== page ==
The Mercer Chapter of Habitat for Humanity received two national grants from State Farm to contribute to their annual Mercer Build.
“The grant was worth five thousand dollars, if we are able to raise that much then will receive the matching amount. That will be a total of ten thousand dollars to go toward the Mercer build. We also won a separate one thousand dollar grant for a revitalization project that we are doing in Lynmore Estates,” said chapter President Thomaesa Brundage.
After learning about the opportunity from Macon Area Habitat’s Jim Mercer, Development Director, the chapter applied for the grants the previous school year, and received notification that the funds would be available for the housing project Mercer Habitat funds each year.
In order to be eligible to apply for the grant, Mercer Habitat had to complete a rigorous process noting all of the organization’s fundraising activities on campus, and the active role the chapter played within their community. Unlike many grant application processes, Mercer Habitat did not have to write a grant application, but fill out a survey instead. The questions are open-ended, as the application asked for short response of at least 500 words to each question.
“We had to complete a phone interview with the people from Habitat for Humanity International, the executive director of Macon Area Habitat (Harold Tessendorf), faculty advisor (David Good) and myself as President of the Mercer Chapter,” said Thomaesa Brundage. “They ask us different questions like how we plan on raising the money, what sort of advocacy we do, how active we are on campus, as well as different ways to gauge the role we play on campus as far as leadership roles.”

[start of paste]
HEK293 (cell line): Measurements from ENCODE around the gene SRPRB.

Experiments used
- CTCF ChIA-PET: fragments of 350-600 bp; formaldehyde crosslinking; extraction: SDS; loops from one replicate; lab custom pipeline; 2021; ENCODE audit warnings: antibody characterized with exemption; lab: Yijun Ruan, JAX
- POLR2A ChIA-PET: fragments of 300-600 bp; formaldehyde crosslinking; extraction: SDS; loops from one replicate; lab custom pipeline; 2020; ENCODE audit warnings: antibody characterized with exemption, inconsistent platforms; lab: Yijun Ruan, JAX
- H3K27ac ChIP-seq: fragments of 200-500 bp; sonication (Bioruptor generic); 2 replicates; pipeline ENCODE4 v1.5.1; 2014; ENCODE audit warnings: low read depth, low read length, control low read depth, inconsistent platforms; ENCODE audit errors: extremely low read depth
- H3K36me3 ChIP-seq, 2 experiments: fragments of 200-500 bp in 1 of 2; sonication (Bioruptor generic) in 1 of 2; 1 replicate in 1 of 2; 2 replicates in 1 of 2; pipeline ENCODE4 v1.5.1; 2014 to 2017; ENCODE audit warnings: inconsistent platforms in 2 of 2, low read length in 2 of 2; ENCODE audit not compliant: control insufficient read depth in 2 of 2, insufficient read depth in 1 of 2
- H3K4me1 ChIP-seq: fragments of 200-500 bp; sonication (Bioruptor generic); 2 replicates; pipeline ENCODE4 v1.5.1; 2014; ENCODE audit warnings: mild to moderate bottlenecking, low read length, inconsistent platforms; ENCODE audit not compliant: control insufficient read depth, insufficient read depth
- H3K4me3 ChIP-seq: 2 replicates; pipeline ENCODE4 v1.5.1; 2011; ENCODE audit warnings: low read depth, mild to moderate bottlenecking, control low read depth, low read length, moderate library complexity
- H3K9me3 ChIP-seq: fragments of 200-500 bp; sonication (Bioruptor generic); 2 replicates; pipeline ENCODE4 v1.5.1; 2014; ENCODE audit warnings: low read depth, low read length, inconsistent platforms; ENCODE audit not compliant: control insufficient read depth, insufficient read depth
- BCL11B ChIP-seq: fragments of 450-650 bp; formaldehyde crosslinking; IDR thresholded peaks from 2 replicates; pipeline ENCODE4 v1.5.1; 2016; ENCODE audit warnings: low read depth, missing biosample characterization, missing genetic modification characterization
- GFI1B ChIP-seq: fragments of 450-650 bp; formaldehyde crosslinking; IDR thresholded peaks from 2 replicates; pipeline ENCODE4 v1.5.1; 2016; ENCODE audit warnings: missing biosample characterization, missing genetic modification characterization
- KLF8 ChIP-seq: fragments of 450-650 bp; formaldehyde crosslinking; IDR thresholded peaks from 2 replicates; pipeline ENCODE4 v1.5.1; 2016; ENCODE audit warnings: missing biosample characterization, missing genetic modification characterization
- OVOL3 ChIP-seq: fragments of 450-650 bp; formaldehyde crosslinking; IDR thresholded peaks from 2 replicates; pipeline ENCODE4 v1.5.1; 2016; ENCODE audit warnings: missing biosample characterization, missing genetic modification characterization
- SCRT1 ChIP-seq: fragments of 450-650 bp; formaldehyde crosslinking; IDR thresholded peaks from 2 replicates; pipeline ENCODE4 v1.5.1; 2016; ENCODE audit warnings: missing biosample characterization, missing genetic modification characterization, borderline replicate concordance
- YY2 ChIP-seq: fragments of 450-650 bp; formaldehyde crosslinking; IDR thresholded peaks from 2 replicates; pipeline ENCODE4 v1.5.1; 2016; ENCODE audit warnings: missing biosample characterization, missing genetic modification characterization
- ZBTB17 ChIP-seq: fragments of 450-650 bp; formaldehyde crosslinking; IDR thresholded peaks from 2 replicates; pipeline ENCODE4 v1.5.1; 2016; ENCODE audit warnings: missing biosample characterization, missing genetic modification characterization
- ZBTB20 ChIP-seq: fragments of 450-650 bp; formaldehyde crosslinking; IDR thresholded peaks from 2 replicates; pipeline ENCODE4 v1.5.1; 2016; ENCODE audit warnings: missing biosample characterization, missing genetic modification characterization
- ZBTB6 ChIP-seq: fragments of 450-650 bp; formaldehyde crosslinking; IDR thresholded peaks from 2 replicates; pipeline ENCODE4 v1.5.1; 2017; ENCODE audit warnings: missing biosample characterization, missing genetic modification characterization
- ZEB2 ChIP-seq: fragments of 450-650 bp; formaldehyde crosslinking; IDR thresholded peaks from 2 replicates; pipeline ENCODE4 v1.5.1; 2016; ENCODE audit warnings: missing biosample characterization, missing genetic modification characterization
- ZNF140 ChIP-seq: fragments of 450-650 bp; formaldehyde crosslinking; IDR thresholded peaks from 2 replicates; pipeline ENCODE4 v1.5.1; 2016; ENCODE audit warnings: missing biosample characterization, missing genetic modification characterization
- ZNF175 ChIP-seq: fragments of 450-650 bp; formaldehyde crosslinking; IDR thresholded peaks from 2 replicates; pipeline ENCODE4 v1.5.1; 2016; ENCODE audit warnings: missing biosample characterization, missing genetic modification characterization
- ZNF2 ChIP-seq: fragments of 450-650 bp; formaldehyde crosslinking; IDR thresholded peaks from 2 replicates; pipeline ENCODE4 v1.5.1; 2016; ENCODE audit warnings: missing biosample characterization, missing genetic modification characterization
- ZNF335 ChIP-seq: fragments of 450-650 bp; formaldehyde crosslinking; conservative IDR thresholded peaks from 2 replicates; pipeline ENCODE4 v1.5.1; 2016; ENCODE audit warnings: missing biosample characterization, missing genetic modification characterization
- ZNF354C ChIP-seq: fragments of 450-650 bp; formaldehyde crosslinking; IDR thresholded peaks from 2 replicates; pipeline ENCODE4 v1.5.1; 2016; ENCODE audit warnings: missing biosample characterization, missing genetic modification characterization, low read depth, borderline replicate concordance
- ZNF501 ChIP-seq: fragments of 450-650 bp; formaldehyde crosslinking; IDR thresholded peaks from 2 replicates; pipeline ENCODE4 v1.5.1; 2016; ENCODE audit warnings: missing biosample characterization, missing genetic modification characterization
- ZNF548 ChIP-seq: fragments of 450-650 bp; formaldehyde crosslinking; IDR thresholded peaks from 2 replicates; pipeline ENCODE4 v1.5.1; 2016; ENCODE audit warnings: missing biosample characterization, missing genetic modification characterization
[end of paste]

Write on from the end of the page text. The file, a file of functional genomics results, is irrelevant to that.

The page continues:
As part of the terms of the grant, the chapter has to host a publicity event with a regional representative from State Farm in attendance to speak on the achievements of Mercer Habitat. The organization hopes to accomplish this with their annual faculty luncheon on February 22.
The purpose of the luncheon is to raise funds to go toward the Mercer build, and to also raise the five thousand dollars to contribute to the State Farm Matching Grant. We just want to make sure that the faculty and staff understand what Habitat for Humanity is, as well as the event being a promotional and awareness raising opportunity.
“We want to let them know more about us, so that they will be willing to give. We also want to use this event to let the faculty and staff know what initiatives we are doing on campus and in the community, in order to raise more funds for this organization,” said Brundage.
Mercer Habitat for Humanity is expecting to have at least 75 faculty and staff in attendance at the luncheon to be held later this month at noon in the Religious Life Center.
When asked about the recognition of their efforts, Brundage said, “It makes me feel really good, because we do a lot of hard work for Habitat for Humanity, and that we are being recognized and having these financial contributions given to us. At the end of the day, I know that the money will go towards building a house for someone who does not already have one. It makes our job a little bit easier, because it helps us move toward the goal of eliminating poverty housing one house at a time.”